Personal reflections on Ramadan – Manchester University NHS Foundation Trust

During Ramadan this year, two Physiotherapy colleagues from Clinical and Scientific Services have written an article with useful information about Ramadan and Edi Ul Fitr, which was featured in the quarterly AHP Newsletter. You can read the article written by Naheed Ahmed and Mai Hussain here.

We also asked Naheed and Mai for their own personal reflections on Ramadan and Edi Ul Fitr, which is expected to fall on Monday, May 2nd, including what it’s like to work and how colleagues can best provide support to colleagues observing Ramadan and Eid.

Naheed Ahmed, Senior Specialist Major Trauma Physiotherapist for Clinical and Scientific Services, based at MRI.

Personal Reflections on Ramadan:

“For me, Ramadan is a month for God – 11 months for me and one month dedicated to God. During Ramadan, I appreciate all I have – freedom, food, a drink at the end of the day. I come away feeling very humbled and grateful. I self-reflect and endeavour to make positive changes moving forward, this might be about self-control on portion sizes or the amount I time I spend on social media.

“Most people at work recognise Ramadan, and want to support you, they ask questions, and I enjoy those discussions. At night, we have lovely feasts with family and friends, which I appreciate more than ever since the pandemic, and we are able to go the Mosque and pray in congregation again which is nice.

“The last 10 days are the most pious time and the hardest. Muslims across the Trust observing Ramadan will be feeling quite weary by this point. During these 10 days I pray till late and it can be hard to then be in work early. Ramadan is a struggle, this helps you to empathise with people who fast and struggle every day, not out of choice, and encourages you to give to charity to help someone in need, which is recommended.”

How to Support Colleagues and Reflections on Eid Ul Fitr

“In terms of supporting colleagues, personally I don’t want anyone to avoid eating or drinking around me or apologising because it’s about me exerting self control and having the willpower to fast in all circumstances. I did ask to stagger my hours slightly this year and my manager was very supportive of this, which I truly appreciated. The exact date when Eid falls depends on the sighting of the moon so it can be difficult to book annual leave ahead of time so I know that flexibility about this is appreciated by Muslim colleagues.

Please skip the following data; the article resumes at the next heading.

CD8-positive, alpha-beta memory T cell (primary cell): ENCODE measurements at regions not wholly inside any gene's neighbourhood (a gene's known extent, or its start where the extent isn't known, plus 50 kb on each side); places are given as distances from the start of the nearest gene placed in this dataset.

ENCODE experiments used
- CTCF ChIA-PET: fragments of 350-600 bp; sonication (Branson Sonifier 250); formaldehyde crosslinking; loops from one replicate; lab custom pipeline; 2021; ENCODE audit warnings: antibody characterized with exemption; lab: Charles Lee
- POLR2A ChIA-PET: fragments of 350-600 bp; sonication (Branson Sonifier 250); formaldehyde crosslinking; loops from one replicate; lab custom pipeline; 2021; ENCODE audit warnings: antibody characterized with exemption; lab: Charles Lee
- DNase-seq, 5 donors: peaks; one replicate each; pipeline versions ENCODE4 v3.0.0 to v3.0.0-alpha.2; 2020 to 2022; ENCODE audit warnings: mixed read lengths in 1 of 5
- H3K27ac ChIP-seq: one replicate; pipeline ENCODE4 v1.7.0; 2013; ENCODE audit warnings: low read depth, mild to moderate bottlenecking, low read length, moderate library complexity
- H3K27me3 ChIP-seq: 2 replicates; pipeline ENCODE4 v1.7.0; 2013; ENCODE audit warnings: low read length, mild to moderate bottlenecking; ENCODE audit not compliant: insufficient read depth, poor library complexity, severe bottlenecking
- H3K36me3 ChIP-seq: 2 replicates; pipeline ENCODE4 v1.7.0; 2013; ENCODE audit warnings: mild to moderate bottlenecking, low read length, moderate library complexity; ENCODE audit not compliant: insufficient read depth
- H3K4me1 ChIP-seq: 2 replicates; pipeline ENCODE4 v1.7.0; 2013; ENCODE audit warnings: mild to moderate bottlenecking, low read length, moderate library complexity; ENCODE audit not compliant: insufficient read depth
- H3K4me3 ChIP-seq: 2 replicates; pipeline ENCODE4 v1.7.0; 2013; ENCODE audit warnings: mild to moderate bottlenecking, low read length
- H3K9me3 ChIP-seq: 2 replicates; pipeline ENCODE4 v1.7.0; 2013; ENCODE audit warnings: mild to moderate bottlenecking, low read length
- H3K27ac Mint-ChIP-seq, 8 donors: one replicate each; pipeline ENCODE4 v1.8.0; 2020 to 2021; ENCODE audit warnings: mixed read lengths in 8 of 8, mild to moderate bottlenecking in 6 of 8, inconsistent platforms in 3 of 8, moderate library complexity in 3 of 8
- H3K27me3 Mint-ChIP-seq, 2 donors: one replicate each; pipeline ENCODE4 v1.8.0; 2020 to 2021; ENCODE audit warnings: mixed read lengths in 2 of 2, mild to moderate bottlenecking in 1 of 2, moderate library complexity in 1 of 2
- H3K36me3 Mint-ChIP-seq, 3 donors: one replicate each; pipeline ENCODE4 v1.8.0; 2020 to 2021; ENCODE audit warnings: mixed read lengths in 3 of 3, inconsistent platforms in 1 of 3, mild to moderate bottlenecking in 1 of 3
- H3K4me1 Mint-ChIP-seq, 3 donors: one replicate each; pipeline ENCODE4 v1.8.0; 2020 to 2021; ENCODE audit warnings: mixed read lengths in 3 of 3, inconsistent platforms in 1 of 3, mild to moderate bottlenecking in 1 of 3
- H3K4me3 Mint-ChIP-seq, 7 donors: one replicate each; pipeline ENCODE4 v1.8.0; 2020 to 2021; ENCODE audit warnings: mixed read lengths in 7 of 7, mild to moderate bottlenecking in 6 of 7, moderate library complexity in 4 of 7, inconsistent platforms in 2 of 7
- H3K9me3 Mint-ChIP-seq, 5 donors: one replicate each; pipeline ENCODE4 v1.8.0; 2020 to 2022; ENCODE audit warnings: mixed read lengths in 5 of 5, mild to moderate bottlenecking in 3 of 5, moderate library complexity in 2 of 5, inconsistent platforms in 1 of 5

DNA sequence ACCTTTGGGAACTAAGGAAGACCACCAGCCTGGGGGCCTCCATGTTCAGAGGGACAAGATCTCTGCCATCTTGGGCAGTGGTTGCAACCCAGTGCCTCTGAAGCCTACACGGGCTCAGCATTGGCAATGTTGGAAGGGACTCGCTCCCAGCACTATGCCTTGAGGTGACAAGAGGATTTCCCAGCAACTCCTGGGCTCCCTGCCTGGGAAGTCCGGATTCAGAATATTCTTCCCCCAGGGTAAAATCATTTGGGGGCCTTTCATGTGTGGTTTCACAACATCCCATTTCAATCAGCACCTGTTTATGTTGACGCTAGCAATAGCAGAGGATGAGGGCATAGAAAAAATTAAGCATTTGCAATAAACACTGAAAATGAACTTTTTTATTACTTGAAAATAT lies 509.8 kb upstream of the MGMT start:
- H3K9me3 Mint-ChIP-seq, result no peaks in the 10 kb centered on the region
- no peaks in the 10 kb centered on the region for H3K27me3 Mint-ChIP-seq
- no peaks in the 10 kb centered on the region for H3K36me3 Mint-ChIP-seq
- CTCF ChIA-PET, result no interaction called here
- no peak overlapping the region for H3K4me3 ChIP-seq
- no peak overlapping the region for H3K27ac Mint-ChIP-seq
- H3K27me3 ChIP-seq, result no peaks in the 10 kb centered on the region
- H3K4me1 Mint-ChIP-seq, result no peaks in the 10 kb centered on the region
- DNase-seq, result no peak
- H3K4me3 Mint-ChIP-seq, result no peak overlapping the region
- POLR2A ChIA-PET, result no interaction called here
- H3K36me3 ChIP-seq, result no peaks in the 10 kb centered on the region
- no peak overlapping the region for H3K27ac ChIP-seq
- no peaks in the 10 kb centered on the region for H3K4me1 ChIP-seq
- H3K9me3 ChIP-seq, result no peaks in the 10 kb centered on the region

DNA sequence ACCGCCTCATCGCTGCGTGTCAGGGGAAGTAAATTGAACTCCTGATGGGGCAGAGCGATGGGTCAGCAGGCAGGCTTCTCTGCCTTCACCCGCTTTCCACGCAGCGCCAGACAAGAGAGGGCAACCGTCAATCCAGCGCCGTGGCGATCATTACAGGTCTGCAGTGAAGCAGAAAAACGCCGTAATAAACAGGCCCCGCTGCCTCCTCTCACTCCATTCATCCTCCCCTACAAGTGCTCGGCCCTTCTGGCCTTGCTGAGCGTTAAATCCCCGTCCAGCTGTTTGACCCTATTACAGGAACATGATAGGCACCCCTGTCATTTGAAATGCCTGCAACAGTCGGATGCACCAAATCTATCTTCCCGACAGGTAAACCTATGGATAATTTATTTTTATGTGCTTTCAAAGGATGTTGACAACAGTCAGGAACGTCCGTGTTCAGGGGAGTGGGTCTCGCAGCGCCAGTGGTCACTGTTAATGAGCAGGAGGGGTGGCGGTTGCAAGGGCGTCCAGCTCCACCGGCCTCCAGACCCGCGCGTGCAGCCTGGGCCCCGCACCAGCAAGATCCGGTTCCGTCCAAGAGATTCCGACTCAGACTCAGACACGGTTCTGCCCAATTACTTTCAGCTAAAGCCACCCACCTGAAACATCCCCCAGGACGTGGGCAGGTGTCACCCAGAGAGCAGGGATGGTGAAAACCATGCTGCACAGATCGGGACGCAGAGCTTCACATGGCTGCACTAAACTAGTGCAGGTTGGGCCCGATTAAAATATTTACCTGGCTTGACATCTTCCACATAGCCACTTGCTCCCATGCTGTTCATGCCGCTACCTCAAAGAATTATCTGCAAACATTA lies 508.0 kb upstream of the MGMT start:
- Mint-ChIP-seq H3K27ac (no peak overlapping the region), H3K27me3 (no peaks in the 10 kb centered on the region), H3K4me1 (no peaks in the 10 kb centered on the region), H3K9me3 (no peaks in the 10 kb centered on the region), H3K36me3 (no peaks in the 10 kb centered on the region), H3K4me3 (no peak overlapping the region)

“When Eid arrives, it’s lovely to celebrate with family and work colleagues and it’s nice to suggest a celebration to colleagues who has been fasting. After Eid, I really appreciate that cup of tea in the morning and enjoy the novelty of being able to eat during the day.

“I feel like I’ve put myself through something that is challenging but hope to complete the month as a better person. I would like to wish everyone Eid Mubarak – & hope you have a blessed and safe Eid with your family and loved ones.”

Mai Hussain, Senior Specialist Occupational Therapist in the Critical Care/Surgery Therapy Team, based at MRI.

Personal Reflections on Ramadan

“During Ramadan, you feel tiredness when you’re busy at work due to waiting up in the night to eat or drink before fasting begins. When it’s warm weather and the heating’s on at work, that makes it harder but this all reminds me of difficulties other people are going through every day and that’s important to me.

“I appreciate that my team members respect what I’m doing and try to be mindful. They keep an eye on me and encourage me to take a break for a minute or go to a cooler area, no-one judges. They try to avoid asking me if I want tea or coffee and apologise if they forget. We have Cake Wednesday and save me a piece for the evening.

How to Support Colleagues and Reflections on Eid Ul Fitr

“My team celebrate Eid Ul Fitr – they understand how challenging it has been and want to be as inclusive as possible. We haven’t been able to have food together to celebrate Eid since COVID but we used to and my manager gave me a card to celebrate, which means a lot to me. Eid Mubarak to everyone!”

 

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